An agreement on a ceasefire in the Gaza war now depends on the two hardliners Netanyahu and Jihia al-Sinwar – the latter is the leader of Hamas in Gaza. Both futures are at stake in this war and their calculations leave little room for compromise, wrote the Wall Street Journal.

Netanyahu, against whom a corruption trial has been underway for a long time, is dependent on his right-wing extremist coalition partners for his political survival. They had recently threatened to end the government if the hostage deal on the table was implemented and an operation in Rafah was called off. Even if Hamas were to accept an agreement unconditionally, it is not clear whether Israel would agree to it, wrote the Times of Israel.

Hamas leader is suspected in tunnels under Rafah

Sinwar, in turn, believed that he could survive an attack on Rafah, the Wall Street Journal quoted Arab negotiators who negotiated with him. The Hamas leader is believed to be in the Hamas tunnels beneath the Gaza Strip. According to Arab mediators, Sinwar believes he has already won the war with Israel, regardless of whether he survives it or not.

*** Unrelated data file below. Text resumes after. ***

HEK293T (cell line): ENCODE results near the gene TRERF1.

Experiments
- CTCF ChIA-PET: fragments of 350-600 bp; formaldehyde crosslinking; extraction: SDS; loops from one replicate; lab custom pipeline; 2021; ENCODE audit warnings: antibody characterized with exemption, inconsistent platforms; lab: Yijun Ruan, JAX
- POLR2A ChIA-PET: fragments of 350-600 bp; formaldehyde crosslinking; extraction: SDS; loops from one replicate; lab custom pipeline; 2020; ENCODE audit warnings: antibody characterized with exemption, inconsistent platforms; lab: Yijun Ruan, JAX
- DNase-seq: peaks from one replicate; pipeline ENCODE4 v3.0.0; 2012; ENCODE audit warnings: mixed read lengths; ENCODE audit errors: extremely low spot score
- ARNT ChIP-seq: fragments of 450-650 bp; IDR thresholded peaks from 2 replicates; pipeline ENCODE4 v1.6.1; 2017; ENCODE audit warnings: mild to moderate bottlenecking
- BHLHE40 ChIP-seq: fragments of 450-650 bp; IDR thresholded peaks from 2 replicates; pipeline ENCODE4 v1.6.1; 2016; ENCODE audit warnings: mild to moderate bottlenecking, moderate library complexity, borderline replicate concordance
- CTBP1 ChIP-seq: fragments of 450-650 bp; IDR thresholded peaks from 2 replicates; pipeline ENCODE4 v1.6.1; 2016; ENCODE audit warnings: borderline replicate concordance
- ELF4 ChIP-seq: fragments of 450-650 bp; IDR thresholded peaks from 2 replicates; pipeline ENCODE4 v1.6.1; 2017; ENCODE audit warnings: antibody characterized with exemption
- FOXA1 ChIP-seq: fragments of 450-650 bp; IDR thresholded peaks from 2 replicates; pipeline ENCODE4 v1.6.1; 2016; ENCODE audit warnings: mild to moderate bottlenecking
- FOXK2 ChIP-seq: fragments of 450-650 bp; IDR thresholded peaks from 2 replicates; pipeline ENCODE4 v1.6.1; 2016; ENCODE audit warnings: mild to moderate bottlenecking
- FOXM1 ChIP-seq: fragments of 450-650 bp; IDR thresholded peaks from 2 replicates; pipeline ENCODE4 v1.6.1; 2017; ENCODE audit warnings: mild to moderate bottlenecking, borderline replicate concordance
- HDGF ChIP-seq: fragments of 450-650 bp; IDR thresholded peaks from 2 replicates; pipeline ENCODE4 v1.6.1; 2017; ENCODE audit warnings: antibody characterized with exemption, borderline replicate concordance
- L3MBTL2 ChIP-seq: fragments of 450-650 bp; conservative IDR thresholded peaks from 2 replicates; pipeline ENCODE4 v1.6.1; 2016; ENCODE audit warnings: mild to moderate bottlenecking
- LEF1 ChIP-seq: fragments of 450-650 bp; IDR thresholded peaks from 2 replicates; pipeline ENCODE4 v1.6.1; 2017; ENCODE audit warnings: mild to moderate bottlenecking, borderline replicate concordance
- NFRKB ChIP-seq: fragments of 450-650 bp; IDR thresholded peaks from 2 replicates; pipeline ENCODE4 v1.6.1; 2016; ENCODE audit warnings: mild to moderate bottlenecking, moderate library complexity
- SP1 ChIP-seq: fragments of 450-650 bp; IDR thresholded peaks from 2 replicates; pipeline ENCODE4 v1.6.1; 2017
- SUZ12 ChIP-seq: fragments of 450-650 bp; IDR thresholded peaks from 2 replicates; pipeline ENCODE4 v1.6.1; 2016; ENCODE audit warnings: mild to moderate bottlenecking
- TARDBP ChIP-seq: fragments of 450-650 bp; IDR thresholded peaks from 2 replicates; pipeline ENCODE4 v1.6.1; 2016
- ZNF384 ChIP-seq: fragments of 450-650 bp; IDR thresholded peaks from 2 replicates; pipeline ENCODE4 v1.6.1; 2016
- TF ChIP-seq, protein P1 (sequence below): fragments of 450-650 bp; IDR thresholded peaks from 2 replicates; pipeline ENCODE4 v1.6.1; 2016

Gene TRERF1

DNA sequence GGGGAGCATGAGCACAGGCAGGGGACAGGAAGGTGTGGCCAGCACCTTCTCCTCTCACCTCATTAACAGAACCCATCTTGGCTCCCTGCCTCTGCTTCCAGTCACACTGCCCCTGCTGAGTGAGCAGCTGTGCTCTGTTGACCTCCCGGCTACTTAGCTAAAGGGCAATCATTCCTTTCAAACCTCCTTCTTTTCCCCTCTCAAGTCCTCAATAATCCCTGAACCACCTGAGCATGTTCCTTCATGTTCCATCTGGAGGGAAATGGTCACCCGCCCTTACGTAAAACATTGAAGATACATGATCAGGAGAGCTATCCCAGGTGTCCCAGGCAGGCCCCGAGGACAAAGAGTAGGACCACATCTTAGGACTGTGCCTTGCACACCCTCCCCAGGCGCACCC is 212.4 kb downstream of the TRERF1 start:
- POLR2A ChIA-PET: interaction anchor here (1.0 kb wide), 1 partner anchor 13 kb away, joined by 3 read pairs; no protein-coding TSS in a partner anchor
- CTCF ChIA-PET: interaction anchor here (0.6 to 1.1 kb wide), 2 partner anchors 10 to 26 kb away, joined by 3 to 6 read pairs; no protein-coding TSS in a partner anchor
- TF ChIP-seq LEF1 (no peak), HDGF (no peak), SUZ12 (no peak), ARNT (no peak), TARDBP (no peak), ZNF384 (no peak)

Because he brought the suffering of the Palestinians and the conflict with Israel to the center of global attention. Sinwar’s goal is to secure the release of hundreds, if not thousands, of Palestinian prisoners from Israeli prisons in exchange for hostages in the Gaza Strip and to reach an agreement that ends the war and ensures the survival of Hamas.

Hamas leader calls for changes to the negotiation offer

Regarding the current negotiation offer, Sinwar is demanding a guaranteed end to the war, a source close to the Hamas leader told the Israeli television channel Channel 12. Israel has so far rejected this. Sinwar reportedly wants a written commitment for an “unconditional end to the fighting.”

He also demanded that the Palestinian prisoners that Israel would have to release from prisons in exchange for Israeli hostages not be barred from returning to the West Bank. Israel wants to send those serving life sentences to the Gaza Strip or abroad, according to the latest draft deal.